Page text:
WILIAM OLDHAM MOBERLEY was one of the first men to take part of the range land at the present town of Iowa Park and turn it into a beautiful, fertile and profitable farm. Iowa Park is now one of the growing and prosperous towns of North Texas, with all the rich territory around, through development and good farm management, contributing its wealth to this center, and it is difficult to realize that less than fifteen years ago the region was almost uninhabited range and only at the beginning of its era of progress and upbuilding. Mr. Moberley is one of those who have persevered through several discouraging seasons, placing his judgment in the fertility of the soil against droughts and other evils that beset the agriculturist, and he has been successful to a high degree and is owner of as fine a farm as any in the neighborhood. He is an industrious, public-spirited and popular citizen, is a veteran of the rebellion, having fought throughout the war, and has made himself useful in all relations of life.
He was born in Howard county, Missouri, in 1838. His parents were Ichabod and Elizabeth (Oldham) Moberley. His father was born near Richmond, Madison county, Kentucky, and was one of the early settlers of Howard county, Missouri. In 1840, when William O., was two years old, he left there and went to Talladega county, Alabama, where he continued to make his home until his death, in 1882. He was a farmer by occupation.
Mr. Moberley lost his mother in 1855. He was reared on his father’s farm, and when the war came on he was living in Talladega county, and from there enlisted, in 1862, in a battalion of cavalry which later became a part of what was known as the Eighth Confederate Battalion, so called because composed of cavalrymen from a number of different southern states, who met in Alabama and organized. This battalion was in General Joe Wheeler’s division and General Martin’s brigade and Colonel Prathers, now of Atlanta, Georgia, was one of their gallant officers. Mr. Moberley was in the fighting at Corinth, also at Blackland and a number of other places in Mississippi, and then followed Bragg into Kentucky, whence they had to fight all the way back to Tennessee; later at the battles of Murfreesboro, Shelbyville, Chickamauga. This cavalry battalion was engaged mostly in dangerous scouting duties, and were sent all over the conflicting places of the south. Mr. Moberley came out of the brave southrons who fought for the lost cause he returned to his home in Talladega county and took up the burdens of civil life, continuing the farming career which had been broken into by war. There were three other boys in the family who had been in the Confederate service, and they all returned home.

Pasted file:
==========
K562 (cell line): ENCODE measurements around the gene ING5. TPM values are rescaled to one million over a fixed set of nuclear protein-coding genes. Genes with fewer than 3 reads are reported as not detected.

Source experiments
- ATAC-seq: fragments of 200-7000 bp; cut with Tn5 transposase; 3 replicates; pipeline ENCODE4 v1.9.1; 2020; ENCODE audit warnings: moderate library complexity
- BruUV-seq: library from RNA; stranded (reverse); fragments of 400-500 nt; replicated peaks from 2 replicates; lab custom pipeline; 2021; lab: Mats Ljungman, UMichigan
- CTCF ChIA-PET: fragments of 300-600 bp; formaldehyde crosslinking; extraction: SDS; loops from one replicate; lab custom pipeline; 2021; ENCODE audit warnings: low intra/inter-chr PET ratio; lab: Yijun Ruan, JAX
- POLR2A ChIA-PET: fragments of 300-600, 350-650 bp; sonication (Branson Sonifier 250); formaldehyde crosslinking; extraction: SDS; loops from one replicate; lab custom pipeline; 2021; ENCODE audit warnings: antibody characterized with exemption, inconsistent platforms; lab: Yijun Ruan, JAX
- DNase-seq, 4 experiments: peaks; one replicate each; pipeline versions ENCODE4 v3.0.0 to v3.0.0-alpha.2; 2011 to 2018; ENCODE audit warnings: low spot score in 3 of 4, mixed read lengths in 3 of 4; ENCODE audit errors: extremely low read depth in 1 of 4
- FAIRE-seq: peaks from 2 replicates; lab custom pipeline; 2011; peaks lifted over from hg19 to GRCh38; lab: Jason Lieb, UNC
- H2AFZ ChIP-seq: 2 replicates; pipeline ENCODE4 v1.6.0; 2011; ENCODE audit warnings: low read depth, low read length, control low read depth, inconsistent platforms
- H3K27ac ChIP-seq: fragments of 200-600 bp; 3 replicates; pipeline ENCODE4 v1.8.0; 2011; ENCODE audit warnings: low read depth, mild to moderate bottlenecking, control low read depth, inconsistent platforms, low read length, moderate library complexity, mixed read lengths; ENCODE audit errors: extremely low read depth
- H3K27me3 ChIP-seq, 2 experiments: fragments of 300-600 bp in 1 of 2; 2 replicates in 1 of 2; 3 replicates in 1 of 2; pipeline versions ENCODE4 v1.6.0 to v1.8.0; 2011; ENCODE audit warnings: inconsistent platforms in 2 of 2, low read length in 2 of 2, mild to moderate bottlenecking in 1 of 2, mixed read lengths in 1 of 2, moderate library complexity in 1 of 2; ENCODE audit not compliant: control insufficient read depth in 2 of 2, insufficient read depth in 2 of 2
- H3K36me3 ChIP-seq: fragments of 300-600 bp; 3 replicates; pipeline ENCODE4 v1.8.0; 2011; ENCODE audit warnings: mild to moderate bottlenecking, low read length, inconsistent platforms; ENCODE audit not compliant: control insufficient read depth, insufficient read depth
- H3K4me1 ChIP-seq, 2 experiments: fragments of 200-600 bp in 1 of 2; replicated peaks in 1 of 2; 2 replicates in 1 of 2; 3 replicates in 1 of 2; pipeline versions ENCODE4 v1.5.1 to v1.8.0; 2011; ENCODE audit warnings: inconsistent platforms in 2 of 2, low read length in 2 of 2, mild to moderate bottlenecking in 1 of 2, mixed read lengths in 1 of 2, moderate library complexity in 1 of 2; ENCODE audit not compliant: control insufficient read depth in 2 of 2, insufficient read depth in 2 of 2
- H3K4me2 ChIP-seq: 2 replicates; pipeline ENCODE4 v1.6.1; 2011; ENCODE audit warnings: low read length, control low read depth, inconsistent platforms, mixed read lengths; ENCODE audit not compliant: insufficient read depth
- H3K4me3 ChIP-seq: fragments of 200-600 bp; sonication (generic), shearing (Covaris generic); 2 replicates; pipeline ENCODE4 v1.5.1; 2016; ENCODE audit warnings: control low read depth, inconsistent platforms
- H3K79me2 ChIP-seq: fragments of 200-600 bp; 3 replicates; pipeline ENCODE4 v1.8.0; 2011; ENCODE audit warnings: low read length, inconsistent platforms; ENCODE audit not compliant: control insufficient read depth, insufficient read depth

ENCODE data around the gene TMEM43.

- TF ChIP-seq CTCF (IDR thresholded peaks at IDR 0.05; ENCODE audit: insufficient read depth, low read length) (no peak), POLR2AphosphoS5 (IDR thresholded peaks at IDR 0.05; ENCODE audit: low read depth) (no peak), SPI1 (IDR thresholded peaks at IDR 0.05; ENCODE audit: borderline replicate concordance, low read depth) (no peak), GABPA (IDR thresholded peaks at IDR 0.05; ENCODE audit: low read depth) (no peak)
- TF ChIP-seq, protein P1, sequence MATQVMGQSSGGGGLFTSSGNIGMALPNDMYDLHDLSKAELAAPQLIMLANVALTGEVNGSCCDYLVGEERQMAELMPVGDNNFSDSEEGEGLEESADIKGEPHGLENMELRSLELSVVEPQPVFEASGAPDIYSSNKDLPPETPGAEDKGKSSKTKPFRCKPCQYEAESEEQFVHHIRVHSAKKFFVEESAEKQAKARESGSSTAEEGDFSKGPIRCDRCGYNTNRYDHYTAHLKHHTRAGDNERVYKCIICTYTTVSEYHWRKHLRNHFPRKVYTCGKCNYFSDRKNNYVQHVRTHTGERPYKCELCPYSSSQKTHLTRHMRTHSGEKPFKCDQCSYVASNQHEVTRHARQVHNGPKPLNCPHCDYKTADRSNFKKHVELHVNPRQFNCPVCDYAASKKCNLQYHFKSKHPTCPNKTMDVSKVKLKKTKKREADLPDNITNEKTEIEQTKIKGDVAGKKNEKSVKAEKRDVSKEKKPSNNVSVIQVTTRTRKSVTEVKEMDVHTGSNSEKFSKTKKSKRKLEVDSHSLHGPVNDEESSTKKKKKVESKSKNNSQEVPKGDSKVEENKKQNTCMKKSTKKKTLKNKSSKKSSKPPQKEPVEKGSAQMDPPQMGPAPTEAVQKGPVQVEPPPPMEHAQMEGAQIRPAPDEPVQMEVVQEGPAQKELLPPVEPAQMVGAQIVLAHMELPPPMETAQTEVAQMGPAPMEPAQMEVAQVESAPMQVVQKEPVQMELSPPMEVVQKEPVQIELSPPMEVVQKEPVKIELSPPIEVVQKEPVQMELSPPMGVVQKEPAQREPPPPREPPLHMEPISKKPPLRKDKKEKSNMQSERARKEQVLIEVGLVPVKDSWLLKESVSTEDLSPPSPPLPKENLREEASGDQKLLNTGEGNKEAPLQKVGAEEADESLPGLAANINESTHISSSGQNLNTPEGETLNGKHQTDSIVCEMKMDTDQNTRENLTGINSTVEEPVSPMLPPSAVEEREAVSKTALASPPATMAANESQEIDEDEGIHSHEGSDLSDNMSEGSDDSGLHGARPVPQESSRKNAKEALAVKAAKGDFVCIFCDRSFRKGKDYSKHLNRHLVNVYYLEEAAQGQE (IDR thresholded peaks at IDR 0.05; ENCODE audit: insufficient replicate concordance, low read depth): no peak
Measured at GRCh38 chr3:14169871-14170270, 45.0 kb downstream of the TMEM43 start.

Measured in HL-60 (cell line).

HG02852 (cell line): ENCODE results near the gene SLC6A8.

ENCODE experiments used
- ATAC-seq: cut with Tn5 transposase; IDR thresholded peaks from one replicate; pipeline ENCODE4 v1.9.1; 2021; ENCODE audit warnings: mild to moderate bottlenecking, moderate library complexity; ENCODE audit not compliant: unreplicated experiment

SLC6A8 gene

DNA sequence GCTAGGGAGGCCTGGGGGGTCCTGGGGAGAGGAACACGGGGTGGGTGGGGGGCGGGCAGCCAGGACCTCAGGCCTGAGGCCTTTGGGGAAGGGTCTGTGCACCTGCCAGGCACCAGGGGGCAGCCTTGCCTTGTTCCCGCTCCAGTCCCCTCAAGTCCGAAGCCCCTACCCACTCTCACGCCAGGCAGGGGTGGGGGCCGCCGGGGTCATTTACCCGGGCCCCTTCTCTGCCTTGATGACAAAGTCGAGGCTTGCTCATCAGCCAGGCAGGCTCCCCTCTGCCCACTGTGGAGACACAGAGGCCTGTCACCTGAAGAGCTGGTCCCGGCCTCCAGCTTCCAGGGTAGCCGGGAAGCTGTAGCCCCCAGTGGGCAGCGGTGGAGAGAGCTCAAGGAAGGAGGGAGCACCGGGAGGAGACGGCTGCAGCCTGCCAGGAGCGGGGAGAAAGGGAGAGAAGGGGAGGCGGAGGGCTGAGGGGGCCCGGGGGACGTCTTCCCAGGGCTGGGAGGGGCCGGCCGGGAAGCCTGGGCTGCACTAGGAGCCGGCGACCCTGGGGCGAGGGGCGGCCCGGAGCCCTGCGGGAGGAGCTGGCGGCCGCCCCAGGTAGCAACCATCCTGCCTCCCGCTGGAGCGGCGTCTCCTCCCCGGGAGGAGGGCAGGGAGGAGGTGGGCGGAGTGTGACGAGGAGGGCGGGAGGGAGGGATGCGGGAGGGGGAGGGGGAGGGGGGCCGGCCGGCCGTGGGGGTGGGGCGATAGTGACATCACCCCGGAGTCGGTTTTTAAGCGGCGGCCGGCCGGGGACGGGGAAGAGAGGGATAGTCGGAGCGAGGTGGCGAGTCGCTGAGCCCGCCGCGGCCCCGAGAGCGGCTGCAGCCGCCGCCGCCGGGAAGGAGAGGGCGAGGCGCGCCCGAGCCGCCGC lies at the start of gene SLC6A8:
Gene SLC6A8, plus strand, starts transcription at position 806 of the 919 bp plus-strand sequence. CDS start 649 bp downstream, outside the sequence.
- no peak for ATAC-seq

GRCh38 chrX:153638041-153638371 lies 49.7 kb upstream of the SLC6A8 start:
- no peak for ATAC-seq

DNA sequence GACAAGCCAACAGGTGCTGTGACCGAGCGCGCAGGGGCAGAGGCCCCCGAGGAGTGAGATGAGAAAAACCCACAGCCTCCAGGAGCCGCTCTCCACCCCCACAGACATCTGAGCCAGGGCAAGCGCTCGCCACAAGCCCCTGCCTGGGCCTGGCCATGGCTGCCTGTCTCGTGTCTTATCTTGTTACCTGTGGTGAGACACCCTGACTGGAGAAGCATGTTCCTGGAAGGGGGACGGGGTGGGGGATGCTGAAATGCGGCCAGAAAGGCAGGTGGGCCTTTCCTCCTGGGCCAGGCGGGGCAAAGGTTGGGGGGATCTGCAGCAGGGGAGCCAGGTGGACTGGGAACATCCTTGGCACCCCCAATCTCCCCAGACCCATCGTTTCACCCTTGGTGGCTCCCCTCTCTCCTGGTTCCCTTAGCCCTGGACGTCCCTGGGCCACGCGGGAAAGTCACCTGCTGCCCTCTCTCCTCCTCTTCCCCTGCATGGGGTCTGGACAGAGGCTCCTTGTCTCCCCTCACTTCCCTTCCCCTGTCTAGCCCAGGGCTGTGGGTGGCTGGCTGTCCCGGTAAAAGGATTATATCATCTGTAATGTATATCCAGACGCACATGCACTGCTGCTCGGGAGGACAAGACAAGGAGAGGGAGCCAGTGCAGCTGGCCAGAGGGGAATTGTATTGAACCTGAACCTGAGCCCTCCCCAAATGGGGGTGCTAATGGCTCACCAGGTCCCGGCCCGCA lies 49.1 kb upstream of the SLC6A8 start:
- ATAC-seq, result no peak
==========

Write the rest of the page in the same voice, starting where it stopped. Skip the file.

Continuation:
In 1872 Mr. Moberley moved from Alabama to Milam county, Texas, and for the following six years was engaged in farming near Maysfield; his next location was on a farm six miles south of Waco, in McLennan county, where he lived about eight years. In 1886 he came to Wichita county, and on a tract of land adjoining the town of Wichita Falls he made one crop. In the next year he came to his present farm, eleven miles west of Wichita Falls, and the place that he selected adjoins the now beautiful village of Iowa Park, but which was not laid out until 1888. Mr. Moberley’s was one of the first farms to be located here, and the land at that time was all range. His estate comprises four hundred acres, on which he carries on general farming operations, and is making and has made a good success.
Mr. Moberley is a member of the Presbyterian church. While living in Alabama he was married to Miss Myrtle Wilson, who was born and reared in Georgia. She died at Iowa Park, May 6, 1899, leaving two children, namely: William Cunningham Moberley, of Iowa Park; and Mrs. Katie May Crites, of Wichita Falls.
Source: B. B. Paddock, History and Biographical Record of North and West Texas (Chicago: Lewis Publishing Co., 1906), Vol. II, pp. 451-452.